MANAMA: Islamic finance is growing at an average annual rate of 20 per cent and is one of the fastest growing sections of the finance industry. That was the claim by World Islamic Banking Conference managing director David McLean at the opening of the two-day Second Annual World Islamic Banking Conference: Asia Summit (WIBC Asia 2011) in Singapore yesterday.
"Today there are more than 600 financial institutions operating in more than 75 countries," he said.
"The increasing presence of Islamic financial institutions in new jurisdictions and the increased international interest in Islamic financial markets represents a tremendous opportunity for cross-border flows that are Sharia-compliant.
"With Asia rapidly strengthening its position as a leading hub for significant Islamic finance transactions, we believe that the discussions at WIBC Asia 2011 on enhancing cross border connectivity and driving global growth will trigger this next phase of international growth."
He said that more than 450 leaders in the international Islamic banking and finance industry will engage in critical discussions at the event that will seek to enhance the role of Islamic finance in creating stronger business and investment ties between Asia and other key centres for Islamic finance."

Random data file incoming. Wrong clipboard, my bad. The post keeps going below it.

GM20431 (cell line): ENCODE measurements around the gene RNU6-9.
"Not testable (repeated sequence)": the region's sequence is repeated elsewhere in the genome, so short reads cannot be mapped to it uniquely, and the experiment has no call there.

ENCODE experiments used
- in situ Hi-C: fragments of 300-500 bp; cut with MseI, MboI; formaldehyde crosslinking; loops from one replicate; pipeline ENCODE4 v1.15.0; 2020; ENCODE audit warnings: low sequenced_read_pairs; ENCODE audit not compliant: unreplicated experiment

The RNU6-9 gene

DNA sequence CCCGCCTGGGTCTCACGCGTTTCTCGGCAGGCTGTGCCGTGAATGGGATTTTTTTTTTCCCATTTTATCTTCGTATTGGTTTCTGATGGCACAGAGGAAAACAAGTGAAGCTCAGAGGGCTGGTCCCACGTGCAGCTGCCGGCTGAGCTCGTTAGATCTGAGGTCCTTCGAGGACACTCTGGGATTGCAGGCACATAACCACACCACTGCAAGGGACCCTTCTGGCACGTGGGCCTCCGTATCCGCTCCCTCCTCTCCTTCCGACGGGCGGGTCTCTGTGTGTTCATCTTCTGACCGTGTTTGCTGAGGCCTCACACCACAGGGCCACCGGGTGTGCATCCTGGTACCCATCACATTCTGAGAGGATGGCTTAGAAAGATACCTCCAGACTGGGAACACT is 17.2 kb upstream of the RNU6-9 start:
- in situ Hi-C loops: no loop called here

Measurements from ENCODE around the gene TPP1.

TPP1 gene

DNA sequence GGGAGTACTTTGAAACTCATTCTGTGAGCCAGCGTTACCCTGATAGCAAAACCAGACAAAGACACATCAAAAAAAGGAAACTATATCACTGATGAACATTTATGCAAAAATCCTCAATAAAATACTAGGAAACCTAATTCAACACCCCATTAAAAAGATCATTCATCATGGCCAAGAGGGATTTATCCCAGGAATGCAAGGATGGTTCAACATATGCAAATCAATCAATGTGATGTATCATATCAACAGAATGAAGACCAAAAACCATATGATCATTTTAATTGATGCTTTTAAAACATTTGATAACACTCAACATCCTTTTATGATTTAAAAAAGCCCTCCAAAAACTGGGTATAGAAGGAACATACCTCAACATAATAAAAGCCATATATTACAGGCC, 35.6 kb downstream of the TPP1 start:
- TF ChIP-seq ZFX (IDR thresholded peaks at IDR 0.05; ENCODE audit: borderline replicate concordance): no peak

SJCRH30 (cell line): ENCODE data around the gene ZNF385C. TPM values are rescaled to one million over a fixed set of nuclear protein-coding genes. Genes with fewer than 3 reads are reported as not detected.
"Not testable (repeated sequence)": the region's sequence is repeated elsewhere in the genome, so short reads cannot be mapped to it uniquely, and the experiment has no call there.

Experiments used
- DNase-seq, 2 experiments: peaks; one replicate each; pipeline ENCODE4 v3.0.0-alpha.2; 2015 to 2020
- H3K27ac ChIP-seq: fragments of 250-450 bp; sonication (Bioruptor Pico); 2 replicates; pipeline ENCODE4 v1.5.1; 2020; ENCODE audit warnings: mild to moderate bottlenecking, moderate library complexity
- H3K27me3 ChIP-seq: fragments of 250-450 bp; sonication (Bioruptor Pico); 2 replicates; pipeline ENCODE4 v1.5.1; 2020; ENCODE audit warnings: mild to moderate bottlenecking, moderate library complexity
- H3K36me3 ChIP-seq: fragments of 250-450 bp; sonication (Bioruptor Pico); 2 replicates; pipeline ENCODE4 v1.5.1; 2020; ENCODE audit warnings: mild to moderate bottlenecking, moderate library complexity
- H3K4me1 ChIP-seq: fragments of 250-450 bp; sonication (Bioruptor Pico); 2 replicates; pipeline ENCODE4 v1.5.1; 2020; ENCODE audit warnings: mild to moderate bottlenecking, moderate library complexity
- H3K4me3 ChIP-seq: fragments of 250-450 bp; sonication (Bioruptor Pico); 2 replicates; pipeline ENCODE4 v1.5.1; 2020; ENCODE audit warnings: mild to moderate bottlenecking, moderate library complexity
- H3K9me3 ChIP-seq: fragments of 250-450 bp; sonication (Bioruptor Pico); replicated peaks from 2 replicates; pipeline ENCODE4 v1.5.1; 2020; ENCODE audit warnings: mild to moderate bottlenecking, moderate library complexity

"The Asia summit was established last year with the aim of complementing the objectives of the WIBC Global Summit and now in its second annual edition has already confirmed its position as the most influential platform that will support growth, excellence and innovation in Islamic finance in Asia," he added.
The Global Summit of the World Islamic Banking Conference will again be held in Bahrain in November this year.
"The Islamic finance industry has held itself back and not fulfilled its true potential, partly due to its relative infancy on the international stage and the different flavours and perspectives applied across the various regions," said Noor Islamic Bank chief executive Hussain AlQemzi speaking at the opening session.
"We are now witnessing the next stage in the evolution of the industry where greater interaction and discussions are bringing all the global players towards a common ground.
"This will help the industry achieve the next quantum leap and will allow us to take advantage of strategic opportunities arising in emerging and developed economies.
"While regulators have their role, the lion's share of responsibility for evolving and pushing towards universally acceptable models lies with us, the practitioners, the industry itself," he said.
"This is why we view events like the Asia summit as strategic, and that's the reason why we are here.
"It presents practitioners and experts East to West with a great opportunity to tackle the stressing issues facing us all," he said.